ANKARA: US Secretary of State Rex Tillerson arrives in Turkey on Thursday seeking to ease tensions with its NATO ally that have reached fresh heights over Ankara's ongoing operation inside Syria.
During his two-day trip to the Turkish capital, Tillerson -- who last visited in July 2017 -- will hold talks with Foreign Minister Mevlut Cavusoglu and President Recep Tayyip Erdogan.
Turkey's operation against a Kurdish militia in Syria has added a potentially insurmountable new problem to the litany of issues clouding the relationship between Washington and Ankara.
Analysts said the level of tension was similar to 2003 when Turkey refused to let US troops operate from its territory for the Iraq war, or even the aftermath of Ankara's invasion of Cyprus in 1974.
Turkey's operation against the People's Protection Units (YPG), which Ankara blacklists as a terror group, has seen troops fighting a militia which is closely allied with the US in the battle against jihadists.
And Erdogan has further upped the ante by warning US troops to steer clear of Manbij, a YPG-held town east of Afrin where the main operation is happening, raising fears of a clash.
"We are going to go to Manbij and if they are there, it's too bad for them," a senior Turkish official told AFP.
When a US commander told the New York Times it would respond "aggressively" to any attack by Turkey, Erdogan didn't mince his words.
"It's very clear that those who make such remarks have never experienced an Ottoman slap," he said, using the term for a backhander which, according to legend, could kill an opponent in one stroke.
Weakening anti-IS efforts
For Ankara, the YPG is linked to the outlawed Kurdistan Workers' Party, which is blacklisted as a terror outfit by the US and the EU.
But for Washington, the YPG is an ally.
On Tuesday, Tillerson said Turkey's operation "detracted" from the fight against Islamic State jihadists, saying Kurdish fighters had been "diverted" from where they were really needed in order to fight in Afrin.
Former State Department official Amanda Sloat told AFP Washington did not appear to have "developed a clear way forward on Syria nor determined how its plans address Turkish security concerns".
And if Ankara expected any clarity from US officials on the way forward in Syria, it would be "disappointed", said Sloat, now a senior fellow at the US-based Brookings Institution.
Speaking ahead of the visit, a senior State Department official said "eyes had to be on" the defeat of IS.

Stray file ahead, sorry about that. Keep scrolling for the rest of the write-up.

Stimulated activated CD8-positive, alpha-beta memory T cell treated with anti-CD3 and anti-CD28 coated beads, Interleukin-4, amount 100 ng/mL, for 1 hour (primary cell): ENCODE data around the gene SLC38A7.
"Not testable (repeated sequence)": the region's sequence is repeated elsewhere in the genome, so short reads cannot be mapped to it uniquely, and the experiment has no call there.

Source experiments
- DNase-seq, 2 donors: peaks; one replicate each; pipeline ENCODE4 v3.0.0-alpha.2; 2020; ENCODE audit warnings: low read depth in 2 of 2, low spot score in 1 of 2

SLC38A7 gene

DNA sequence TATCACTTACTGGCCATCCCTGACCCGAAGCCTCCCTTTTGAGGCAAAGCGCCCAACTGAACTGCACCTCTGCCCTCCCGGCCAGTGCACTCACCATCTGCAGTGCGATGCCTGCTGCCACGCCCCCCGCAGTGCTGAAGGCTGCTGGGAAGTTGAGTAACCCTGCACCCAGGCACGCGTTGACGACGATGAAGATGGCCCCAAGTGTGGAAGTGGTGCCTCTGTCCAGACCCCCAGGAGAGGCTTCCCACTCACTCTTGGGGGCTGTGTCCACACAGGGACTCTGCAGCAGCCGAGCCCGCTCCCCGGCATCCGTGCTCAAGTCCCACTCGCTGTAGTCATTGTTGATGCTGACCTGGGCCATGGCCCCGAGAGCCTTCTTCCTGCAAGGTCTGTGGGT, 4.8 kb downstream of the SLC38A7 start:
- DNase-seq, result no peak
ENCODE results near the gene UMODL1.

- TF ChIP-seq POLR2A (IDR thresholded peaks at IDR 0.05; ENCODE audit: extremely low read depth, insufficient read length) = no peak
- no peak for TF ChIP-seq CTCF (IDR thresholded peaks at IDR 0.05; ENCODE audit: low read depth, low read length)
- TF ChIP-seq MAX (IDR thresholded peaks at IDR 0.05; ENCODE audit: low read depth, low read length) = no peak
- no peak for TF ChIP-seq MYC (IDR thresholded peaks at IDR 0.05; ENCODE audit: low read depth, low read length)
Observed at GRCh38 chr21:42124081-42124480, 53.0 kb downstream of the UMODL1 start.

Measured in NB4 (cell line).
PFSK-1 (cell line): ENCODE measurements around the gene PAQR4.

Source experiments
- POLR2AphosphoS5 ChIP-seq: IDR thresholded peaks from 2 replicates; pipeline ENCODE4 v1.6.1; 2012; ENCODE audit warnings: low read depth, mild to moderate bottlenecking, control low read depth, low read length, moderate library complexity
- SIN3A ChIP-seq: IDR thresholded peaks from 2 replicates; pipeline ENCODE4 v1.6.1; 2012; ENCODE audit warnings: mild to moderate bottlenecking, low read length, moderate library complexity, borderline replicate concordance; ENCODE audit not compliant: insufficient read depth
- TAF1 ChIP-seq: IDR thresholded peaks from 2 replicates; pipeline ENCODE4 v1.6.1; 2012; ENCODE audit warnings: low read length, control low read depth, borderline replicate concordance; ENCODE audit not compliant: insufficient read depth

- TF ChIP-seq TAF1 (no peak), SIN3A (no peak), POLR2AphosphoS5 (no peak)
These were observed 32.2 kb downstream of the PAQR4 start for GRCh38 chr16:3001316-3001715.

"It's complicated enough. Let's not make it more so."
But Cavusoglu warned Washington that ties were at a "critical point" where relations would "be fixed or... completely damaged."
Ties were damaged after the failed coup of 2016 with Turkey stung by a perceived lack of US solidarity and angered by its intransigence over the extradition of Fethullah Gulen, a Pennsylvania-based cleric blamed for ordering the putsch.
There is still no US ambassador to Turkey after the departure of John Bass last year, and it was only in December that the two sides ended a row following tit-for-tat suspensions of visa services.
'Inflaming public anger'
Last month, Ankara reacted furiously to the conviction in New York of Turkish banker Mehmet Hakan Atilla on charges of violating sanctions against Iran.
And Washington has expressed concern that several of its citizens, as well as Turkish employees of US missions, have been caught up in the post-coup crackdown.
Last week, NASA scientist Serkan Golge, a dual national, was jailed for seven-and-a-half years for being a member of Gulen's movement, with the State Department saying he had been convicted "without credible evidence".
Another case is that of US pastor Andrew Brunson, who ran a church in Izmir, who has been held on similar charges since October 2016.
Such tensions have affected the Turkish public with 83 percent holding unfavourable views of the US, a Center for American Progress (CAP) poll showed this week.
"The Turkish public has long been sceptical of the US, but Erdogan and the (ruling party) have chosen to inflame the public's anger to score political points," said CAP's associate director Max Hoffman.